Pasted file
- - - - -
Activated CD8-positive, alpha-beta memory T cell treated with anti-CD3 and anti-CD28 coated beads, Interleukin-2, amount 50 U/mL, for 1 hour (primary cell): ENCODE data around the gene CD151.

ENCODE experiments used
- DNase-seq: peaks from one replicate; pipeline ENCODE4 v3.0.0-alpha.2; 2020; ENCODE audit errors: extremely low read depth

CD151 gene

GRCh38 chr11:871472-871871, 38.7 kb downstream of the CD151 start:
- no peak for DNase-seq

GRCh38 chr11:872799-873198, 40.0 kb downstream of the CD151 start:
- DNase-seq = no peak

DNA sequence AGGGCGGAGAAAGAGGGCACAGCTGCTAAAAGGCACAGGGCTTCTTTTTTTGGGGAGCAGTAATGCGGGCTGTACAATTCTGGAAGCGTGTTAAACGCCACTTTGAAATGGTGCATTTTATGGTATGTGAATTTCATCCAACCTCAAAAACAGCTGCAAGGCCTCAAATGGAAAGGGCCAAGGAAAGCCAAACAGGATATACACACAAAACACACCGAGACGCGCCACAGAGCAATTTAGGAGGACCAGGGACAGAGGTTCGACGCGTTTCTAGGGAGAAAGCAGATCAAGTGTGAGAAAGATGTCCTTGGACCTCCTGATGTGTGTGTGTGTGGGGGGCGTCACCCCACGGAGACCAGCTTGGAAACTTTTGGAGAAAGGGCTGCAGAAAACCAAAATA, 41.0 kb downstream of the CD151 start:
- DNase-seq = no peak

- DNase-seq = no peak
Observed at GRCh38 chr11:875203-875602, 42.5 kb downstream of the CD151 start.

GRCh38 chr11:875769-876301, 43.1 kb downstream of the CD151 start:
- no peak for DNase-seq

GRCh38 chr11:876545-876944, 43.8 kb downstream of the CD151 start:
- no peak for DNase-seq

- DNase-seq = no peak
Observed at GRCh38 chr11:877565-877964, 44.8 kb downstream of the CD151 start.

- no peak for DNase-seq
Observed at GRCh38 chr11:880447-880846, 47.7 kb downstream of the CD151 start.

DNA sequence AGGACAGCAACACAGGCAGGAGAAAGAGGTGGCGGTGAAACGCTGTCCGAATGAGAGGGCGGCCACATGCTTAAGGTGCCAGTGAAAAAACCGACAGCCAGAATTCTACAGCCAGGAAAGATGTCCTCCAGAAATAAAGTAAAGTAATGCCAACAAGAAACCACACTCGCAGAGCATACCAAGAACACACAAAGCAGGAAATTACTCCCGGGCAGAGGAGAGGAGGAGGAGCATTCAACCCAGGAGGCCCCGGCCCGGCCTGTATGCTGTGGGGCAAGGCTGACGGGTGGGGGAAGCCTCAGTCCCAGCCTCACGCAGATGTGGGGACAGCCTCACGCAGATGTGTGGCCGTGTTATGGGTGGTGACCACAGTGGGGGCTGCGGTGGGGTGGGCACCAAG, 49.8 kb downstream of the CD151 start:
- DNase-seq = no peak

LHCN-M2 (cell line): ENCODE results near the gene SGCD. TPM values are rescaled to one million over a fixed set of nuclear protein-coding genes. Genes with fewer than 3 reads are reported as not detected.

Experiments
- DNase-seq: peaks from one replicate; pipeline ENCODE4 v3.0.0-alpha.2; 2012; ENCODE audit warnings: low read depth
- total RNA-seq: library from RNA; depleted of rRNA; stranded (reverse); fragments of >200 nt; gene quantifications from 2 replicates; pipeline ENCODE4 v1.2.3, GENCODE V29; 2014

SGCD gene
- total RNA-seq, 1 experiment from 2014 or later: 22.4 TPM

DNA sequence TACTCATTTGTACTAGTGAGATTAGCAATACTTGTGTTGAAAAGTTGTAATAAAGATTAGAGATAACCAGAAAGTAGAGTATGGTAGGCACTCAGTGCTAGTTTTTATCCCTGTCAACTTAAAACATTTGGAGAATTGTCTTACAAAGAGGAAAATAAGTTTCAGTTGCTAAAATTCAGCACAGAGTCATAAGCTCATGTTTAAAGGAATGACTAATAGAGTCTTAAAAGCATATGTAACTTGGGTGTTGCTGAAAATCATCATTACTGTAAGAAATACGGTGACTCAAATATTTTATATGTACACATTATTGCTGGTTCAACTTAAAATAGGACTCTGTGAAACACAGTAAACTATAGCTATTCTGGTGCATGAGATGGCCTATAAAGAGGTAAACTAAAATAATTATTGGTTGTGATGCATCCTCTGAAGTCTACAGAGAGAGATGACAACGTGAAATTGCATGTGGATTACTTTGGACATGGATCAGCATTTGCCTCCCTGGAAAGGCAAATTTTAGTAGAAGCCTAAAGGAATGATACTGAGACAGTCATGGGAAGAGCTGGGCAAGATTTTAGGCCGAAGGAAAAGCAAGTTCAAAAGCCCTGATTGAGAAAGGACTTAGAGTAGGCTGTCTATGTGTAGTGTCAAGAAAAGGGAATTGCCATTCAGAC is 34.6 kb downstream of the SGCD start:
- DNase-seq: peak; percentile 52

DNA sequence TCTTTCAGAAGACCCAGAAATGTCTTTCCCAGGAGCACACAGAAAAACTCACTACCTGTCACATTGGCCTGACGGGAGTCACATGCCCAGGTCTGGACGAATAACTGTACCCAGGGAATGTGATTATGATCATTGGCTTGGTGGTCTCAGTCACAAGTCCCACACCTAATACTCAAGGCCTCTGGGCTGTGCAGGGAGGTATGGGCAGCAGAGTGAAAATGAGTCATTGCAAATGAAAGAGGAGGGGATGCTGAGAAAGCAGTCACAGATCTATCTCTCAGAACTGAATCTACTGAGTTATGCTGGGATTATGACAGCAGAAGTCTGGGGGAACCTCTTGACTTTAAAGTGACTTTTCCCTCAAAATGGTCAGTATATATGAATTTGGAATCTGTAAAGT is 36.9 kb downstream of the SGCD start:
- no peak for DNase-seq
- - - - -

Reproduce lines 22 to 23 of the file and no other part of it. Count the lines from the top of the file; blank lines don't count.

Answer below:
- DNase-seq = no peak

LHCN-M2 (cell line): ENCODE results near the gene SGCD. TPM values are rescaled to one million over a fixed set of nuclear protein-coding genes. Genes with fewer than 3 reads are reported as not detected.